I had some thoughts about passing on this Honey-Yogurt Mousse. I mean, honey-sweetened Greek yogurt and whipped cream sounds delicious, but to make it a mousse, it’s stabilized with a bit of gelatin, which I don’t really care for. Then I decided, who needs the gelatin? I strained my yogurt, whipped my cream, added my honey, and had the same flavors but a softer texture. I make a jar of candied cherries every summer to put in all the cocktails I never wind up shaking or stirring at home. They tend to wind up in ice cream sundaes instead of in Manhattans…here I spooned a few into the bottom of my glass before putting the mousse on top. Light and nice…with or without the gelatin, this would be good with all kinds of fruit or (without the gelatin) even spooned over a slice of poundcake.

For the recipe, see Baking Chez Moi by Dorie Greenspan. Don’t forget to check out the rest of the TWD Blogroll.

Tuesdays with Dorie BCM: Rice Pudding with Strawberries and Spiced Hibiscus Syrup

June 28, 2016 at 1:30 pm | Posted in BCM, groups, puddings, custards, mousses, sweet things, tuesdays with dorie | 8 Comments
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rice pudding

Rice pudding isn’t something I make so often. Dorie’s Arborio Rice Pudding from BFMHTY back in ’08 was probably the last time I did (I think the base of this recipe was pretty much the same).  I do love it though.  Here, I played on the tropical hibiscus flavors by subbing out some of the whole milk for coconut milk.  The hibiscus syrup and strawberries were nice compliments to the creamy pudding, and I would think other fruit sauces and berries would be equally tasty.

This is possibly my shortest post ever.  For the recipe, see Baking Chez Moi by Dorie Greenspan. Don’t forget to check out the rest of the TWD Blogroll.

Tuesdays with Dorie BCM: Vanilla-Mango Panna Cotta (sort of)

July 28, 2015 at 12:01 am | Posted in BCM, groups, puddings, custards, mousses, sweet things, tuesdays with dorie | 22 Comments
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vanilla-mango panna cotta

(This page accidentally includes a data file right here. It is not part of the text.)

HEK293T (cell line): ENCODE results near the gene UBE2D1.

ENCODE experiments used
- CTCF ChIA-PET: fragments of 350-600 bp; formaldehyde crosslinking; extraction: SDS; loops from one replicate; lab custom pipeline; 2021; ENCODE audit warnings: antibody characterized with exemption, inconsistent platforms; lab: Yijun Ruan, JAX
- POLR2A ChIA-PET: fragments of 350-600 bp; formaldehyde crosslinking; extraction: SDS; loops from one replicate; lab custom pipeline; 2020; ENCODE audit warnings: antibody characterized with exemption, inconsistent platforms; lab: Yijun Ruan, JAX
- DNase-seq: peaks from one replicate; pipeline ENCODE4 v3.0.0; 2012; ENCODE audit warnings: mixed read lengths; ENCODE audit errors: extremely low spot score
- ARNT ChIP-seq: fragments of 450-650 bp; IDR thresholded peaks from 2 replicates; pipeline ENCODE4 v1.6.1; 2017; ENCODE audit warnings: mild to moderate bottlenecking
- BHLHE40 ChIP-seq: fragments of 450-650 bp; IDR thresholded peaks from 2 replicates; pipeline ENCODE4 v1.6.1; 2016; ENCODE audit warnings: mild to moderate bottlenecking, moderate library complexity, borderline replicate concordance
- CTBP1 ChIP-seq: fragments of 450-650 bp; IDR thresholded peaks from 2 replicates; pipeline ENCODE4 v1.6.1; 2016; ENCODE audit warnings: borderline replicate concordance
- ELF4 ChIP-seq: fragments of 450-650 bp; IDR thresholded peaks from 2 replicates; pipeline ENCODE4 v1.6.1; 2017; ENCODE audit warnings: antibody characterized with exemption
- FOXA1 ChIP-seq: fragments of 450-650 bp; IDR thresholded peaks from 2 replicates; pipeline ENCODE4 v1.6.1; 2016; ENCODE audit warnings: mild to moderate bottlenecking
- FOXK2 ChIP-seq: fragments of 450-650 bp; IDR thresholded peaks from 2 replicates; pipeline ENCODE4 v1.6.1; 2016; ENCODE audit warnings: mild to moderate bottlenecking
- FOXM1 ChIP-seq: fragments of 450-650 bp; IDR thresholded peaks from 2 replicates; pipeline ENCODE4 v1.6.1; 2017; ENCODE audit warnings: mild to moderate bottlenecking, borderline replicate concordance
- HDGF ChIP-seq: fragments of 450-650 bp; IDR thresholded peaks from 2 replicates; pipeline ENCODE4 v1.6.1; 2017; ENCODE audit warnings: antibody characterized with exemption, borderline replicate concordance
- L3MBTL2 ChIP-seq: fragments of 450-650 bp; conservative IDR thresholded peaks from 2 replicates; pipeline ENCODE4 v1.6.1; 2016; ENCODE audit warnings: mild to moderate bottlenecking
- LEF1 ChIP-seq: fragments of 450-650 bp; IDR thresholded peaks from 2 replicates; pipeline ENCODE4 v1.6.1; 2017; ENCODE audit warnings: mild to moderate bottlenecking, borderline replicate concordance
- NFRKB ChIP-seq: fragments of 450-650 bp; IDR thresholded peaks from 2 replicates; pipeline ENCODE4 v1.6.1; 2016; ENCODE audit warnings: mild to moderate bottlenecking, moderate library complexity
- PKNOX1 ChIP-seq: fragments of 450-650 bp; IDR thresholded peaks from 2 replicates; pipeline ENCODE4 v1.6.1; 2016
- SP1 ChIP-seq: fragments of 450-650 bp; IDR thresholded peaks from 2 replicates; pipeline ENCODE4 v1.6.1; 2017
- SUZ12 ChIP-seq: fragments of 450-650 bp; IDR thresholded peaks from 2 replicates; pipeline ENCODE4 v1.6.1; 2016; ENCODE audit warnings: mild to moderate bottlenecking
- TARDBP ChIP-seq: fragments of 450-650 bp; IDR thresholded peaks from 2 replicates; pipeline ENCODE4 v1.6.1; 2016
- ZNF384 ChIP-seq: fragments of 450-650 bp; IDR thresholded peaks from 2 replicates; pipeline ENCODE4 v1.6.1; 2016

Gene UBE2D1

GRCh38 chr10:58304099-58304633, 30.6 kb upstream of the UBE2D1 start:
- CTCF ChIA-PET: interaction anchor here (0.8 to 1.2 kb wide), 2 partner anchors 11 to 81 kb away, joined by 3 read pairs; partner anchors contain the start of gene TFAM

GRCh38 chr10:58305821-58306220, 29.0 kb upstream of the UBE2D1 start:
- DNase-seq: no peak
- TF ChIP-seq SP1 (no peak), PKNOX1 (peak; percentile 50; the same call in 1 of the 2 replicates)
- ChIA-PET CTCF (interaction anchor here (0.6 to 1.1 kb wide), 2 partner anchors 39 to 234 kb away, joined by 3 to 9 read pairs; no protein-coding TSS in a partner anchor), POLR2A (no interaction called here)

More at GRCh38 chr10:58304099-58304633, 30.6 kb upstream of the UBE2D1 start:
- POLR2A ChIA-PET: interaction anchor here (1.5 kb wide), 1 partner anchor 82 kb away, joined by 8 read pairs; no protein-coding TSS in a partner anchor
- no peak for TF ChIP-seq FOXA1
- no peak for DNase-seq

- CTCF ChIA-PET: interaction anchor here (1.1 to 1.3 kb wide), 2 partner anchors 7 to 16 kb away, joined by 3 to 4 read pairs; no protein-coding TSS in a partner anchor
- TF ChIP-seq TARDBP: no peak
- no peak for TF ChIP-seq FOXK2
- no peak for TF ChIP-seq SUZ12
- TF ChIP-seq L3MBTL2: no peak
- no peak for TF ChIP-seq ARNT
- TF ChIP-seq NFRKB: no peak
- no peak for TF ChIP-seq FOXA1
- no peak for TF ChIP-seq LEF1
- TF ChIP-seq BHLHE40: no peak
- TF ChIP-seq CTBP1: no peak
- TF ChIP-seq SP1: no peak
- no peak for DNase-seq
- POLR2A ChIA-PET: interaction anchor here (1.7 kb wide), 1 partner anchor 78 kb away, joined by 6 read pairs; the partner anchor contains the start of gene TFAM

Panna cotta is one of those chilled, wobbly, creamy desserts that a lot of people seem to love.  Okay, I am not one of those people…cooked cream sounds like it should be right up my alley, but the secret to this eggless Italian pudding is usually gelatin, something that I avoid whenever possible.  I want to love it though, and I am continuing my quest for a vegetarian gelatin substitute anyway, so I decided to try out powdered agar-agar in this week’s layered Vanilla-Mango Panna Cotta recipe. The only other time I’ve experimented with agar-agar at home was with this mirror thing several years back, and it did not go so well.  I still didn’t really know what I was doing here, but I did a little more research and decided to use 1 tsp of agar powder in place of the 2 1/4 tsp gelatin in the recipe.

I first blended my frozen mango with lime juice and honey and spooned that puree into glasses.  I then cooked my vanilla sweetened cream and milk with my agar powder for a few minutes to activate the agar-agar and poured that on top of the puree.  Then I put the everything into the fridge to set and crossed my fingers.  And when I opened the fridge an hour later, it was really firm…like, nothing delicate about it…not what I was hoping for.

Besides the mirror thing, my only other agar-agar experience is an entry-level molecular gastromy technique that we used at the fancy-pants restaurant I worked for in Sydney called a “fluid gel.”  We’d boil fruit juice with enough agar powder to make it set hard (practically so hard it could bounce) when cooled.  Then we’d blitz it in a high-speed blender until it turned into a gel the consistency of toothpaste (remember Close-Up?) that we could use to make dots and squiggles for plate decoration.

I thought about my fluid gel days with a hint of nostalgia and decided to scrape my not-panna cotta (notta-cotta?), mango puree and all, into the blender and I whizzed it up into a very creamy and luxurious soft pudding.  I had a bit of extra mango puree that was meant to go with my morning yogurt, but plans change, so I divided it up into my glasses and topped it with my vanilla-mango pudding and some blueberries.  I couldn’t call it panna cotta in the end, but it was cold, creamy and tasty anyway.

For the recipe, see Baking Chez Moi by Dorie Greenspan. Don’t forget to check out the rest of the TWD Blogroll!